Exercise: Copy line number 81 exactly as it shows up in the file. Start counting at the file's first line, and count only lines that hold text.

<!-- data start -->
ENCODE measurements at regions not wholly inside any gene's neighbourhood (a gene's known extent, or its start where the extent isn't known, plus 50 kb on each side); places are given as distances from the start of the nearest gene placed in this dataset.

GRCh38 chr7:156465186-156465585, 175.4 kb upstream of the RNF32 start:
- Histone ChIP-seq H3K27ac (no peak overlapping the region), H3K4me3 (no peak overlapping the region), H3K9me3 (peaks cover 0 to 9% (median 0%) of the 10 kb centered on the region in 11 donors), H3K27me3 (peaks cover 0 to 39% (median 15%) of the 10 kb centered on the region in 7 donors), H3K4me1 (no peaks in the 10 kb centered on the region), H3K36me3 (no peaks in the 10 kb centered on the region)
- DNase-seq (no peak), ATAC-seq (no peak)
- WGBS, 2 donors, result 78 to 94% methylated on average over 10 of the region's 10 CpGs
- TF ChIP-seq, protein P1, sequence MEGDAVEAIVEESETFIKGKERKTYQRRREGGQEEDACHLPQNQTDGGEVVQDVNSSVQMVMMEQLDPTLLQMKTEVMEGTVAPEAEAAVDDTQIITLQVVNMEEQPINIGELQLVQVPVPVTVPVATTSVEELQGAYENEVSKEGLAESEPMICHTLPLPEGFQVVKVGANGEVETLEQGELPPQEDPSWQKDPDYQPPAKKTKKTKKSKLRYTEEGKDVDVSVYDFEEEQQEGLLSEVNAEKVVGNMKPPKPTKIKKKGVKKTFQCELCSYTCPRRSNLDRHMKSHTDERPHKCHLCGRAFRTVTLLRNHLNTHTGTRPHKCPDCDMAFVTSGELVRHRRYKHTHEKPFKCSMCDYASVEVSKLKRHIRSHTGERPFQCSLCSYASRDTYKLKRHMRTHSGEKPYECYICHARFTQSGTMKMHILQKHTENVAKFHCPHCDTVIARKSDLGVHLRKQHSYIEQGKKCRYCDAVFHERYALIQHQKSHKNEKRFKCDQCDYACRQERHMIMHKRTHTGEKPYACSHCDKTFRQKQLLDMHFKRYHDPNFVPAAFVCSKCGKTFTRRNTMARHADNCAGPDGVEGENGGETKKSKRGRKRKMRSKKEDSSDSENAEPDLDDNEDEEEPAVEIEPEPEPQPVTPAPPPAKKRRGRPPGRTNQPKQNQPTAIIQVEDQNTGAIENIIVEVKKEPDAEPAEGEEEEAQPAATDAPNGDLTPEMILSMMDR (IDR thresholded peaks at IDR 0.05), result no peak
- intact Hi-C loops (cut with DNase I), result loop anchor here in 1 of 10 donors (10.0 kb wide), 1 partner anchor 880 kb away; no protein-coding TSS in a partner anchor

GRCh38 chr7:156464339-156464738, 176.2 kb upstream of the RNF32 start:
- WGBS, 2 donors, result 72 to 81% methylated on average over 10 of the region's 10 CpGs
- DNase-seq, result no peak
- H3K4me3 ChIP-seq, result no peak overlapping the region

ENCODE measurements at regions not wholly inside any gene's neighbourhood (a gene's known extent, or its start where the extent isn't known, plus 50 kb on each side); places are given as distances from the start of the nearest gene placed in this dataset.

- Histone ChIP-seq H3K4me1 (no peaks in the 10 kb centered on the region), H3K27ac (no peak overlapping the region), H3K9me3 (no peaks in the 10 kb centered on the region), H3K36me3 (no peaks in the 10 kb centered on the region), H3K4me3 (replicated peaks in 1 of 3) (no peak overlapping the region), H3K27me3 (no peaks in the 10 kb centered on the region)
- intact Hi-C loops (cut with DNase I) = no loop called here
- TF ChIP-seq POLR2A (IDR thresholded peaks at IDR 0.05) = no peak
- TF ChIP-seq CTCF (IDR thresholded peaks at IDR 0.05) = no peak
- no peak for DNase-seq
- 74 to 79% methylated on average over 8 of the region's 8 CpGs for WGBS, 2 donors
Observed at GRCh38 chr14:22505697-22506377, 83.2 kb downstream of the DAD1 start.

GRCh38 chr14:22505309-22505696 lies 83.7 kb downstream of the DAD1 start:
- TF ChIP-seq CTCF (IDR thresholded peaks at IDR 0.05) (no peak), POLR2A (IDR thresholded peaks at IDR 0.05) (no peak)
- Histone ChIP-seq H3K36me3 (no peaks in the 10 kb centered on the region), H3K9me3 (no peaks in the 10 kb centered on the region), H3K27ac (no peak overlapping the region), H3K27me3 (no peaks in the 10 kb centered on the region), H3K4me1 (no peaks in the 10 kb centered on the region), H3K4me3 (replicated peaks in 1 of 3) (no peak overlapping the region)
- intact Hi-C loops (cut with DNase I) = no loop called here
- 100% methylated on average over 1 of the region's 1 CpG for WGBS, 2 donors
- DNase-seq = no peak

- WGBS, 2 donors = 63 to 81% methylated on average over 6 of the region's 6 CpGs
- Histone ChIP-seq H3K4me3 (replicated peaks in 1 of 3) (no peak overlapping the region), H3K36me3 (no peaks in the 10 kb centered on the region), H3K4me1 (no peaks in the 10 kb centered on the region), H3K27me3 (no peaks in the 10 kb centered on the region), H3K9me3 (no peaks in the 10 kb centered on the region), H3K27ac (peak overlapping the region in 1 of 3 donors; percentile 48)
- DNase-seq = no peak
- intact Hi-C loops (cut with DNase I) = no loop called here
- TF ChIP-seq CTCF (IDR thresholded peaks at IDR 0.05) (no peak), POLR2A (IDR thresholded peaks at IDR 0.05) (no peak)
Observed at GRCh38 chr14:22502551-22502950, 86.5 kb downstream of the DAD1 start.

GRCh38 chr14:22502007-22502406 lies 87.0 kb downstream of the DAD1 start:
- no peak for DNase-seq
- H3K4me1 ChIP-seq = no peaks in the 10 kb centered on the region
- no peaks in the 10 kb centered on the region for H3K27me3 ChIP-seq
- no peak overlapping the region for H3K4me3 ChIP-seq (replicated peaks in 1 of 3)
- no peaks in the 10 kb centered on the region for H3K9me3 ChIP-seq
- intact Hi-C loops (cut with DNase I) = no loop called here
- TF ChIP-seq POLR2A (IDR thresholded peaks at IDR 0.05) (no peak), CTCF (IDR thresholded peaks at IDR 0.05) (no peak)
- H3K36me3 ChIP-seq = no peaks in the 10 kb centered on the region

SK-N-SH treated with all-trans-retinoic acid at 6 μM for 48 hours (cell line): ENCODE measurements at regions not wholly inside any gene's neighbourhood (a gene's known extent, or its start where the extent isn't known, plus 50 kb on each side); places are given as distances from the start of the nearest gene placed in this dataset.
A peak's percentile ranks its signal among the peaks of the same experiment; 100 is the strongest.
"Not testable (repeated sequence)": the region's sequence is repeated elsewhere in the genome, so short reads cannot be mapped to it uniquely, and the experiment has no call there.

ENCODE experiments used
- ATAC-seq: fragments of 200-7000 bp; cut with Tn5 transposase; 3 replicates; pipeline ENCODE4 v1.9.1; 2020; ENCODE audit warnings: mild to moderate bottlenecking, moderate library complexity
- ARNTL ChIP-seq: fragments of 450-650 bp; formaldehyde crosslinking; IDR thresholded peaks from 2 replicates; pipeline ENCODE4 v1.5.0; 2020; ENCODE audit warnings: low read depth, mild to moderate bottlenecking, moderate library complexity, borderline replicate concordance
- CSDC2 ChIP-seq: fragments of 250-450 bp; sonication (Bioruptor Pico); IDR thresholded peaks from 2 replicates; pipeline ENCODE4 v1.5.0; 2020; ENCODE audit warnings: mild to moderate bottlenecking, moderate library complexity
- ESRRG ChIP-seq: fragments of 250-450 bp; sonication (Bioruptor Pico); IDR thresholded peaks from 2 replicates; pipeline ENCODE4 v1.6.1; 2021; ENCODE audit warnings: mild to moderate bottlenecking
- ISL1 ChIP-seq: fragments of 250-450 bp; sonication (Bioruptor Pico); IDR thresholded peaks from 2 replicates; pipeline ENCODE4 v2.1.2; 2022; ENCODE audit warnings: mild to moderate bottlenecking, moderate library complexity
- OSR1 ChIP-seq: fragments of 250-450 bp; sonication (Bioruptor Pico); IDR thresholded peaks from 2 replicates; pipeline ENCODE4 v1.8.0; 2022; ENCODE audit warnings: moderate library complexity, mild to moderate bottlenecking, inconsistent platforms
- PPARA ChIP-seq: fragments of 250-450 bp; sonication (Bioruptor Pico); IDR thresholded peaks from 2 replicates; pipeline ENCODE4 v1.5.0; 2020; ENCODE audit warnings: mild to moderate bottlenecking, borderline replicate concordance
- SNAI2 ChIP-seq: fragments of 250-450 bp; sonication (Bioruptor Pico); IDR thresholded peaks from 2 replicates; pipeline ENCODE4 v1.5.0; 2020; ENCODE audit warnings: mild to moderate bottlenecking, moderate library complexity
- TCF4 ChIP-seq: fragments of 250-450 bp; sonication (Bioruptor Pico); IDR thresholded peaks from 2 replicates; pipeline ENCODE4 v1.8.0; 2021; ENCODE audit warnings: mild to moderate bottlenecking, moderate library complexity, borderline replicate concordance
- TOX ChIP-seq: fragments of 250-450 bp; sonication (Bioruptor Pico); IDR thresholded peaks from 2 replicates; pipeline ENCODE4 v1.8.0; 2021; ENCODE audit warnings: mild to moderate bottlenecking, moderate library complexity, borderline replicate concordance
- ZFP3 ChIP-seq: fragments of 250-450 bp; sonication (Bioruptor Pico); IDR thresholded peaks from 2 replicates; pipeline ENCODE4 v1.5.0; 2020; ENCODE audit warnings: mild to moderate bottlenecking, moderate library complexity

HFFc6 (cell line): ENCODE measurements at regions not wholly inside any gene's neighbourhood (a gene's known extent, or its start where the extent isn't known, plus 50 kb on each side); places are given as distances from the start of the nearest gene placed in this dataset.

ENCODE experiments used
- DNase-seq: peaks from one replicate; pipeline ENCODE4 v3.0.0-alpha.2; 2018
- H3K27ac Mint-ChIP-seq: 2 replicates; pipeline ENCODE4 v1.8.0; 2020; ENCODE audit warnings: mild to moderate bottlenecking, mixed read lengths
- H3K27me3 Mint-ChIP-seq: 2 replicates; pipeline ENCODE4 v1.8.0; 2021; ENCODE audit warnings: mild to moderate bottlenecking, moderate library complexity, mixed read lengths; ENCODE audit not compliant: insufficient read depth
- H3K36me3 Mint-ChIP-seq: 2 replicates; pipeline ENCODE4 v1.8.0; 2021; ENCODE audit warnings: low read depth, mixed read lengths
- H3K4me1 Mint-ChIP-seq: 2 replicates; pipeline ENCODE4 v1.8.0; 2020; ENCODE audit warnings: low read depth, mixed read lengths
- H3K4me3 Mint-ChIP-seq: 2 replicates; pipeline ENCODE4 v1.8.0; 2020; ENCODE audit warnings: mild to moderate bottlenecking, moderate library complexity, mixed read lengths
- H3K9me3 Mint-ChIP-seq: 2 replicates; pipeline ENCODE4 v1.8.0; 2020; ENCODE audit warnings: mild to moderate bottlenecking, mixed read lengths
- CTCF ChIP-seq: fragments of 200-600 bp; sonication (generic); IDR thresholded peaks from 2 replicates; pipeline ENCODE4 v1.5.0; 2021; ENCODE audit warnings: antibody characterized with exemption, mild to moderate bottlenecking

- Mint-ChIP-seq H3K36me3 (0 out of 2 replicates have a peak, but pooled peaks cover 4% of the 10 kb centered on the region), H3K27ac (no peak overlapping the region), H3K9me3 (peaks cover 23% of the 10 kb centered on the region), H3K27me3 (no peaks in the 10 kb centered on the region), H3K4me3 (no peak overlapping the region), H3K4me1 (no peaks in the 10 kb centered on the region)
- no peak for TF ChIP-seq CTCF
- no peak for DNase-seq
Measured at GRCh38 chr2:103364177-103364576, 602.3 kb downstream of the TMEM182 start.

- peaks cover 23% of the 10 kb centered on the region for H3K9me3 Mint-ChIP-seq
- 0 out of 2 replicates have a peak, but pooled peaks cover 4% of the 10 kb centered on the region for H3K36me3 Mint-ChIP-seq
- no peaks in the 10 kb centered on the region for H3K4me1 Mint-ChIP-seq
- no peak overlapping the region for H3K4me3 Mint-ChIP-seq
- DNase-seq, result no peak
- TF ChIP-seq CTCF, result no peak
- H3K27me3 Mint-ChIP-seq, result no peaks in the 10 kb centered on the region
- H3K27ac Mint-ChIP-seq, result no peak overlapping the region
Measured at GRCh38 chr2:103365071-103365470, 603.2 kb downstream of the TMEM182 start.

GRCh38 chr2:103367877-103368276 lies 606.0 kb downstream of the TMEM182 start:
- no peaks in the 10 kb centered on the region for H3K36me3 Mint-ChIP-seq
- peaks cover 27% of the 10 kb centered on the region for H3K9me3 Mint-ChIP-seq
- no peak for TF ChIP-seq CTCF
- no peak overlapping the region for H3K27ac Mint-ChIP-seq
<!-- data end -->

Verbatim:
- peaks cover 27% of the 10 kb centered on the region for H3K9me3 Mint-ChIP-seq